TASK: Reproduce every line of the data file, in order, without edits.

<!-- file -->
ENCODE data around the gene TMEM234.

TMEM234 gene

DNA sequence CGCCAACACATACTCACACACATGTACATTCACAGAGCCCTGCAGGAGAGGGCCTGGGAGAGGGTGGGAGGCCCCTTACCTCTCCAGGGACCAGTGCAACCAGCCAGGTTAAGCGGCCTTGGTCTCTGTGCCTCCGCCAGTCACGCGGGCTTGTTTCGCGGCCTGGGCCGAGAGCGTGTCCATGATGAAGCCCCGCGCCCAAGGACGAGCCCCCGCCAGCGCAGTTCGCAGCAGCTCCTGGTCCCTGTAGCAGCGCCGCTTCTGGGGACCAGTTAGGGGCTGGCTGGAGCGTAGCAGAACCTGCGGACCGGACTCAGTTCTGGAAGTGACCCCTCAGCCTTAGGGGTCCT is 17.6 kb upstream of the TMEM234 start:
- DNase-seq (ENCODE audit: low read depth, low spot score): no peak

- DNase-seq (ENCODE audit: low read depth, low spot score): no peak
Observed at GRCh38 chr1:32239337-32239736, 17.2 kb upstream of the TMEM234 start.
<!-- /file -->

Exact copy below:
ENCODE data around the gene TMEM234.

TMEM234 gene

DNA sequence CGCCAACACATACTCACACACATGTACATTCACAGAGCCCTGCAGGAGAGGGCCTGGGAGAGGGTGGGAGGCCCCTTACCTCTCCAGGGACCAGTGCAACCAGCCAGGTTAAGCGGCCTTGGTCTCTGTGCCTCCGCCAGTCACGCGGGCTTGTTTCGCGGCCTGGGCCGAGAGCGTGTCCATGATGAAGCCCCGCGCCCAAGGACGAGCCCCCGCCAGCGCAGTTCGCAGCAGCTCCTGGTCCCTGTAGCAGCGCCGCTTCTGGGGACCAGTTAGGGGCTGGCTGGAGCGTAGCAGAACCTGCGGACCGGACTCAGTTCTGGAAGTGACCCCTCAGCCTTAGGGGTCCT is 17.6 kb upstream of the TMEM234 start:
- DNase-seq (ENCODE audit: low read depth, low spot score): no peak

- DNase-seq (ENCODE audit: low read depth, low spot score): no peak
Observed at GRCh38 chr1:32239337-32239736, 17.2 kb upstream of the TMEM234 start.